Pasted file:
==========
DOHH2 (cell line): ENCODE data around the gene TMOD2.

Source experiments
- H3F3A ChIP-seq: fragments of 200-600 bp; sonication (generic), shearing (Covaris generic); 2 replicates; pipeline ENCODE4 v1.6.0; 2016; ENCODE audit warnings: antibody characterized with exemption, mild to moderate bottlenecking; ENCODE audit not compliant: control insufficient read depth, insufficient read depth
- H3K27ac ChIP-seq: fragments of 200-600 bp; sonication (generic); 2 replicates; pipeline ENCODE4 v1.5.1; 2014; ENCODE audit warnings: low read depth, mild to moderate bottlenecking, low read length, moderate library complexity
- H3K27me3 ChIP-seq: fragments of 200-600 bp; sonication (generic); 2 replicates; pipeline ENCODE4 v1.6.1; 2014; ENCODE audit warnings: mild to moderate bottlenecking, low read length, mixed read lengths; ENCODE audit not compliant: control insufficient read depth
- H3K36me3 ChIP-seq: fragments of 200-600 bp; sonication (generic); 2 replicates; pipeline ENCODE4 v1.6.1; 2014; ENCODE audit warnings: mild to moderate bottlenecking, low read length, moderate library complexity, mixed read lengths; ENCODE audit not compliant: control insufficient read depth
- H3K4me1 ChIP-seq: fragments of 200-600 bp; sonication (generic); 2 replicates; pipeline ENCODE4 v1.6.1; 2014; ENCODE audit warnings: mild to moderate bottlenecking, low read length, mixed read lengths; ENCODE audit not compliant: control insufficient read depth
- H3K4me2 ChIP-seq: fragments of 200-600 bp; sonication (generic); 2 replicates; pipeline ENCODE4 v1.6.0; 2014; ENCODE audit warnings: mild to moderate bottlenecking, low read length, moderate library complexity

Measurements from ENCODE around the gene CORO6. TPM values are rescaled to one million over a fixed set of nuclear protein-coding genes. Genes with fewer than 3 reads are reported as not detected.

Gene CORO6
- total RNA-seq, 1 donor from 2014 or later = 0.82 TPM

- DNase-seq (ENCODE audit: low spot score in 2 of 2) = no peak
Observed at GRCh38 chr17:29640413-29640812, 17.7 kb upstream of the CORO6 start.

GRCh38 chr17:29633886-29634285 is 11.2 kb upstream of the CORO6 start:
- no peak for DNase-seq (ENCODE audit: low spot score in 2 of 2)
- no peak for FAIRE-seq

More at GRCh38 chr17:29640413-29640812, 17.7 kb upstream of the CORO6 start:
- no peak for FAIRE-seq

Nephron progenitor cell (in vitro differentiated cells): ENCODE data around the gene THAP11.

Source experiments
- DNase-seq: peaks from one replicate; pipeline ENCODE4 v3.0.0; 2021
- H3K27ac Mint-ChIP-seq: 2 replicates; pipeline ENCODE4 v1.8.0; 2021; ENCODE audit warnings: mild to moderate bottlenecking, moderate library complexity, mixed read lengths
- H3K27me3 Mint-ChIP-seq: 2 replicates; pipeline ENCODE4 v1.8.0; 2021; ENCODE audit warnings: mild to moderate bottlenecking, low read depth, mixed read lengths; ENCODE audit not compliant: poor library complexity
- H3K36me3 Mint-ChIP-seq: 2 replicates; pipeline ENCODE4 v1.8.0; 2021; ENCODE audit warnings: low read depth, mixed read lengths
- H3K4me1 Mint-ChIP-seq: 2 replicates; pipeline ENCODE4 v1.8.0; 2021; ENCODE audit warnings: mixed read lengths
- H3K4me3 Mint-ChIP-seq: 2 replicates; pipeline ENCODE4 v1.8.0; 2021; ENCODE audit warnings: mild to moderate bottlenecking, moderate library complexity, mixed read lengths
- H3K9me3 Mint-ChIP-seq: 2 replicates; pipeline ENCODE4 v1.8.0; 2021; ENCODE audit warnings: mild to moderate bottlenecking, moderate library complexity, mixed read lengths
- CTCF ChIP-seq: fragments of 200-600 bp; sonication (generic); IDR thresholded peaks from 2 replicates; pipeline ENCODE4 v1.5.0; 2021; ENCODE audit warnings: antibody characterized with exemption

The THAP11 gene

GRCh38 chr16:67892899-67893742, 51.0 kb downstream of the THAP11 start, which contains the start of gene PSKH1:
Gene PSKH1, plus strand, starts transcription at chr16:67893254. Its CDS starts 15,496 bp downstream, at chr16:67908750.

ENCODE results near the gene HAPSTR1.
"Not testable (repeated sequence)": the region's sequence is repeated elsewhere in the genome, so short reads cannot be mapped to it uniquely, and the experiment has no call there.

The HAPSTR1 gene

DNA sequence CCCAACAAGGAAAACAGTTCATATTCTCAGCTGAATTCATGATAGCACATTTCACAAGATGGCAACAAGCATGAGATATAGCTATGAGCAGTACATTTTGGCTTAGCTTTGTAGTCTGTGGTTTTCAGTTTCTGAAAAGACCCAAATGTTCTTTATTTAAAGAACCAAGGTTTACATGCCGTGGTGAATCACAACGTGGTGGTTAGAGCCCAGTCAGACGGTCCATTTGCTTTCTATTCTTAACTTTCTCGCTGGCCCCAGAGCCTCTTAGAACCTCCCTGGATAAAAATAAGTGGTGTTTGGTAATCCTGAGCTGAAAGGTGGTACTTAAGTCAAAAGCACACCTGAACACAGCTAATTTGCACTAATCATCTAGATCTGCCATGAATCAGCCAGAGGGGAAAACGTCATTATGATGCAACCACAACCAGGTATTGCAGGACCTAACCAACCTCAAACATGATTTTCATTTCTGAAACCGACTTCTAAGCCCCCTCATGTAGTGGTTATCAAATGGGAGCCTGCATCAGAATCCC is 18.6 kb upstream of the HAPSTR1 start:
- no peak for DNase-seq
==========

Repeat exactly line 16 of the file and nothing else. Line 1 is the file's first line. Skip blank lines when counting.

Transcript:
- no peak for FAIRE-seq